Abstract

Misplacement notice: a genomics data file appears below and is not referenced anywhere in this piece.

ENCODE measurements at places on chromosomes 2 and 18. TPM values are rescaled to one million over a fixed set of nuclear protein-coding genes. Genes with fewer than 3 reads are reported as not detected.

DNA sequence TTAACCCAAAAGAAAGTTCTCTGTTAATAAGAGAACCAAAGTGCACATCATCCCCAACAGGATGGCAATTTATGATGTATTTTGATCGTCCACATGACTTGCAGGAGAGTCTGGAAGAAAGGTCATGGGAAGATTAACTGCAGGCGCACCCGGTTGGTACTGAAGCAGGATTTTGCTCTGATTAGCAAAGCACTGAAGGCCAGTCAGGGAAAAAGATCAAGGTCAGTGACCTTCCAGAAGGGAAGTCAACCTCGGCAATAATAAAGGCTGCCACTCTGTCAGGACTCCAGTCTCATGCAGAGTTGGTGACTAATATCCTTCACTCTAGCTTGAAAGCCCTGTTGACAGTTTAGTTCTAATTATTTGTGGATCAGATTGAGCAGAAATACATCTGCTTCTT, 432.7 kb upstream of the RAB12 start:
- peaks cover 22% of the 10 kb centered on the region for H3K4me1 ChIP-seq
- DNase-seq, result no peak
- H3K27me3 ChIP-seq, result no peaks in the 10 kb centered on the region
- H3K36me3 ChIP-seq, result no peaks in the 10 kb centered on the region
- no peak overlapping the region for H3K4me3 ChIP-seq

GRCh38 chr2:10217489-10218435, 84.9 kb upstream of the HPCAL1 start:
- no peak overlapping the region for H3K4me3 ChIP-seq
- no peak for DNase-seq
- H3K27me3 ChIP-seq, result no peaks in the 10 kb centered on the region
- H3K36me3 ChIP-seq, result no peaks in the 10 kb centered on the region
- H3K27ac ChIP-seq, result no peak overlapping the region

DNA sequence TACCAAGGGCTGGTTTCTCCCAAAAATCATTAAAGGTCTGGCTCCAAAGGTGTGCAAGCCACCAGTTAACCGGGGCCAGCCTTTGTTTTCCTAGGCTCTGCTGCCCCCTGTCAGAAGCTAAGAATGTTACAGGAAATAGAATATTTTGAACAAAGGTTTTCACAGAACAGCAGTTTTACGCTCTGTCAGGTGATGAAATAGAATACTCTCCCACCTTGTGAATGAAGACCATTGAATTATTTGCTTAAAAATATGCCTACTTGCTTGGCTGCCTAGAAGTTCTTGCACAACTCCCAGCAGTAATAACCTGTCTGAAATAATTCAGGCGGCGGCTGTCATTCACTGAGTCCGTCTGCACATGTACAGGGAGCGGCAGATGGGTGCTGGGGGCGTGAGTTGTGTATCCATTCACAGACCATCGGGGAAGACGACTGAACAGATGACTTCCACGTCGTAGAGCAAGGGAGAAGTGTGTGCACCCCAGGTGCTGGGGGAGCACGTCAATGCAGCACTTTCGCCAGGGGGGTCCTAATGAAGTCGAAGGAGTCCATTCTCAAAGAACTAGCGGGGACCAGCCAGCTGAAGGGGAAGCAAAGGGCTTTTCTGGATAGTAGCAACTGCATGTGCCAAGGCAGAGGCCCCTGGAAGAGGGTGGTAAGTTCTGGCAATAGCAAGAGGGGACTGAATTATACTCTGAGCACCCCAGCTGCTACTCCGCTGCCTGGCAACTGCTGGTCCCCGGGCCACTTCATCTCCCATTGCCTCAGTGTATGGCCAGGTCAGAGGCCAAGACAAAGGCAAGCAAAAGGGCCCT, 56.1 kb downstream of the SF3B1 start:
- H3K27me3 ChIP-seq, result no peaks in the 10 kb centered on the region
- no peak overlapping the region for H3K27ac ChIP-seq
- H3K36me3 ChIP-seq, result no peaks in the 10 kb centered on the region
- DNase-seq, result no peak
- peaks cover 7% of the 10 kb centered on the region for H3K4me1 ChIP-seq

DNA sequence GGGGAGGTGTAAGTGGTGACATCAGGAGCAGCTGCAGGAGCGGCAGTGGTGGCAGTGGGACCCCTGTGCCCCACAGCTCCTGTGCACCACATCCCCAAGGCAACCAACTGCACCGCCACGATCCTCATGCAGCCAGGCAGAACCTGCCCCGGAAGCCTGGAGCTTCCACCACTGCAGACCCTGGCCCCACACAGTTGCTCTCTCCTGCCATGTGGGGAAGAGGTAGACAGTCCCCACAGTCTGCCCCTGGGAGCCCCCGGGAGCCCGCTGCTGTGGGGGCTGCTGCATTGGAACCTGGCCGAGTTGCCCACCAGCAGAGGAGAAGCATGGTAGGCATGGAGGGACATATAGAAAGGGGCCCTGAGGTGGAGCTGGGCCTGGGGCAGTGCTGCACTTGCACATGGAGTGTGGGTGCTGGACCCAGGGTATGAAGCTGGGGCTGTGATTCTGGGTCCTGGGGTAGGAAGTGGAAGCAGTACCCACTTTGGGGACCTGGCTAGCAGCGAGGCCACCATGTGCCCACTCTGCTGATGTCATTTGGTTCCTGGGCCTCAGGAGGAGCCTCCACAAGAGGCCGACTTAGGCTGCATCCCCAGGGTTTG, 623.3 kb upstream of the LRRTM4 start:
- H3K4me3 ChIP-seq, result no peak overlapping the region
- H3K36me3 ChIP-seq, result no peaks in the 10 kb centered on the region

Recently, the authors discovered interstitial kaolinite within pyrite framboids in the Meigs Creek coal of Ohio. Previously, only iron sulfides and organic matter have been found to occupy these interstices in pyrite framboids. Framboidal pyrite was investigated under the scanning electron microscope (SEM) equipped with an energy-dispersive X-ray analyzer. Sample preparation included polished sections of coal, freshly fractured chips of coal, low-temperature coal ash, and a heavy fraction separated from the whole coal by bromoform. SEM observation revealed that a foreign material occurs between the crystallites of many pyrite framboids and forms a three-dimensional network extending throughout the framboid. Energy dispersive X-ray analysis revealed the "interstitial networks" to be composed of Al and Si. X-ray powder diffraction patterns determined the aluminosilicate to be kaolinite. The interstitial network morphology is not limited to the interstices of framboids, but may occur wherever euhedral pyrite crystals are intimately associated with kaolinite. The peculiar association of framboidal pyrite and kaolinite probably results from the formation of pyrite crystals within a kaolinitic gel or solution. The uniform thickness of the interstitial networks and the manner in which kaolinite completely surrounds individual crystals argue against the infilling of already existing framboids by kaolinite. The imprint of pyrite crystallites on interstitial kaolinite in the framboids indicates that this morphology is created by the displacive growth of the pyrite. Therefore, even if the organic matter incorporated in the framboid is the remains of a microorganism, the original morphology of the organism is probably not retained.

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